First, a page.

Concealing one’s name and judicial status does not ordinarily render prohibited conduct permissible (see Opinion 15-103 [a judge may not write a review of his/her lawyer’s services for use on a public website, even if the review is anonymous and makes no reference to the writer’s judicial office]).1 Even assuming the judge could operate in perfect secrecy, anonymously printing and mailing partisan political literature would violate the rule against “directly or indirectly” engaging in partisan political activity, which contains no exception for anonymous conduct (see 22 NYCRR 100.5[A]; 100.5[A][c]-[d]).
And if, as is quite likely in modern politics, the public learned that a judge was attempting to conceal his/her impermissible political activity, that would only exacerbate the resulting appearance of impropriety.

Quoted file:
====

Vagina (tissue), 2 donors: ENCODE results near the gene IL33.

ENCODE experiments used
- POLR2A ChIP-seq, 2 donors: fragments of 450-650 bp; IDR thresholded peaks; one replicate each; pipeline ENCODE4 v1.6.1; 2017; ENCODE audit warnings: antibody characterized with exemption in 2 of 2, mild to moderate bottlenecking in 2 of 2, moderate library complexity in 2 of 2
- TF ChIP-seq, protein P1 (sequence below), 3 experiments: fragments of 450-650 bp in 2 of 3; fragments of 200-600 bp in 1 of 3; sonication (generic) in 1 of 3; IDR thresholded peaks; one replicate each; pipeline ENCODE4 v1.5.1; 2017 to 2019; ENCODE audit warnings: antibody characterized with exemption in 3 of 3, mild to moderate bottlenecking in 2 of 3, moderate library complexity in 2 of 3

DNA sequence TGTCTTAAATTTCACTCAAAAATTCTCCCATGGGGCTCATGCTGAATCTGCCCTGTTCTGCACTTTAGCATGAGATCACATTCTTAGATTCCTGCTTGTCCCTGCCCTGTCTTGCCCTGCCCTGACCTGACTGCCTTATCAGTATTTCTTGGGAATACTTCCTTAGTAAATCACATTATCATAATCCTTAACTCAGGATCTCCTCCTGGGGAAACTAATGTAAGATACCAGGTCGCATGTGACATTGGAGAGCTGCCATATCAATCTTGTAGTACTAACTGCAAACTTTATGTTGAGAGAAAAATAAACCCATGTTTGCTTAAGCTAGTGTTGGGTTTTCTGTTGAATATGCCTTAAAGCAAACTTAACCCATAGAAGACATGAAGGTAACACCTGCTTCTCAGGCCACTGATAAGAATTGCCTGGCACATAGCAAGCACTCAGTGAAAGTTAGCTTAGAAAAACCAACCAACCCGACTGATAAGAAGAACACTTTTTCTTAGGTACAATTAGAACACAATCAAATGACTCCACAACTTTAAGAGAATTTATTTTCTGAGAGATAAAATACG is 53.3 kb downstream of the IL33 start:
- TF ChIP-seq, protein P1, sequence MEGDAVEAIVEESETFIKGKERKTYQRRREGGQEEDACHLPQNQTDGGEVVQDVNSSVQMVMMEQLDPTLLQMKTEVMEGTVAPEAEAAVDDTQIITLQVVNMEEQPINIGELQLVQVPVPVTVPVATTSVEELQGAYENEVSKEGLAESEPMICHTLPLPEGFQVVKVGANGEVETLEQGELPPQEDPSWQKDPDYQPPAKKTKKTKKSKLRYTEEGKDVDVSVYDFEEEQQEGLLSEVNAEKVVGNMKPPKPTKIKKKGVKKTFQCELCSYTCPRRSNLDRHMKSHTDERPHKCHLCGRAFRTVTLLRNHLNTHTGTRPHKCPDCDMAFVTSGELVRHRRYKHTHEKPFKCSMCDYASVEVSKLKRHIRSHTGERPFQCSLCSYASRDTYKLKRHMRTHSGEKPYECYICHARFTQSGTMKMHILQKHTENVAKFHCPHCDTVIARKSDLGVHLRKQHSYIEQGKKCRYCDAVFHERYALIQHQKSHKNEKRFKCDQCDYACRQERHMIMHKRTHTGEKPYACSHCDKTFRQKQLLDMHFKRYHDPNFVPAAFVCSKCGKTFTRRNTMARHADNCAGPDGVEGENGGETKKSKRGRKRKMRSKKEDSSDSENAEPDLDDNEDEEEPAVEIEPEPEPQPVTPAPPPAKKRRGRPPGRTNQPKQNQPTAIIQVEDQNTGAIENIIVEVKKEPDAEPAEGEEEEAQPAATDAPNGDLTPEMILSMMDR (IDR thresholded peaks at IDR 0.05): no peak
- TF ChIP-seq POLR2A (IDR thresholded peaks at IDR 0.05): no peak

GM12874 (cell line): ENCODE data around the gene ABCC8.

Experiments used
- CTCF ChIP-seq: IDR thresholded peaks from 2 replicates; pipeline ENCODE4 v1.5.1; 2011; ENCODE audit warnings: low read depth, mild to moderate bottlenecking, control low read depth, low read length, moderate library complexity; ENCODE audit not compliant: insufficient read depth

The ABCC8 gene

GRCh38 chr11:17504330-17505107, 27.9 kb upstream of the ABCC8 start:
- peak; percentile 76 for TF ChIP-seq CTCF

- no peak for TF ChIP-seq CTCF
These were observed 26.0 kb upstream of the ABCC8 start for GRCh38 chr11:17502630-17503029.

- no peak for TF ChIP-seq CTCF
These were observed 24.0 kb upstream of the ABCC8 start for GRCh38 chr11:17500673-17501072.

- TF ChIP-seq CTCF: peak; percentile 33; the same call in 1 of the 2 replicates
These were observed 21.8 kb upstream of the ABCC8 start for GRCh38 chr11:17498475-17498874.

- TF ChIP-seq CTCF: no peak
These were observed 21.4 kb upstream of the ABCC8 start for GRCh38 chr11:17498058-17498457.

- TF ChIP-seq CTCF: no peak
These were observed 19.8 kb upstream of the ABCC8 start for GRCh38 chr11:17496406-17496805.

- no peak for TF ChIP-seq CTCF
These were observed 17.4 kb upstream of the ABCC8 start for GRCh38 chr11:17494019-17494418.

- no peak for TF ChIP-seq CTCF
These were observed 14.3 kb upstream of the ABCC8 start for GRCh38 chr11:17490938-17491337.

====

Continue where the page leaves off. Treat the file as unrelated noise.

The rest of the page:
2. "Is a sitting Judge prohibited from publishing information about his or her personal religious beliefs?"
The Committee cannot meaningfully respond to Question 2, as it is “vague and subject to multiple factual variations” (Opinion 09-53; see also Opinion 13-24 [an inquiry regarding disqualification based on the judge’s spouse’s “substantial business dealings” with various unspecified persons “is too vague and general for the Committee to provide detailed advice on the judge’s obligations regarding every possible factual scenario”]). Certainly, in many extra-judicial contexts where there is no fund-raising, a judge may express his/her religious beliefs in a manner that does not violate generally applicable rules concerning judicial speech and conduct (see e.g. Opinions 15-92[A] [judge may preach a sermon at his/her religious institution and permit it to be broadcast on the internet]; 15-79 [judge may lead a prayer in a National Day of Prayer radio broadcast]). But, the present question provides insufficient information about the proposed conduct to permit an answer.